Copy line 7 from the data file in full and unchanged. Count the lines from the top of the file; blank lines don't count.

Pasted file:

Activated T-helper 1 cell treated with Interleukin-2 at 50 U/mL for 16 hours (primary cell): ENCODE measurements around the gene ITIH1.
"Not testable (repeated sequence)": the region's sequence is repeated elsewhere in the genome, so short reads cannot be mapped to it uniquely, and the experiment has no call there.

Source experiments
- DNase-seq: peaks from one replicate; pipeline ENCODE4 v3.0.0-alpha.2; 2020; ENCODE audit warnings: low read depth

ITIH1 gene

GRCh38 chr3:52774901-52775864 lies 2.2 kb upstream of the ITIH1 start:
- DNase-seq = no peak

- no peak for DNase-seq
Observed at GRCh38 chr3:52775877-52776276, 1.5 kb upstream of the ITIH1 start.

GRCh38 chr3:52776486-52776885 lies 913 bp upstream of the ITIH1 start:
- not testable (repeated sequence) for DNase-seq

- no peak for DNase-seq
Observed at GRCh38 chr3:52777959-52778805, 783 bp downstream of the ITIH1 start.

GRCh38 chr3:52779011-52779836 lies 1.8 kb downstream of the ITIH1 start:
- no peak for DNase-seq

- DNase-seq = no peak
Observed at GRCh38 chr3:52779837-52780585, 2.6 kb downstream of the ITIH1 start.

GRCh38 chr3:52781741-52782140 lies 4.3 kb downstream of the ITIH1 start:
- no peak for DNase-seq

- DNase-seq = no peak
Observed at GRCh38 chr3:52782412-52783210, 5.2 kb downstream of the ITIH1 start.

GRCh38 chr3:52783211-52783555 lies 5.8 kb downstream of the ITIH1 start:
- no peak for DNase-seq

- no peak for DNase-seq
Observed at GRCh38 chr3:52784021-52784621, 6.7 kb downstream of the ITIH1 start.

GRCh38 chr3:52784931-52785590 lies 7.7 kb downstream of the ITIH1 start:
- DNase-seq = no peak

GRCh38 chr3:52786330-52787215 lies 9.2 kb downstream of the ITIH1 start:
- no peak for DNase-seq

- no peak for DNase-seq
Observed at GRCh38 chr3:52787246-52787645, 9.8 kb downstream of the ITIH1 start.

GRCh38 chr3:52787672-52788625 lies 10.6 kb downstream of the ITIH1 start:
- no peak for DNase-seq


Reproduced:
- DNase-seq = no peak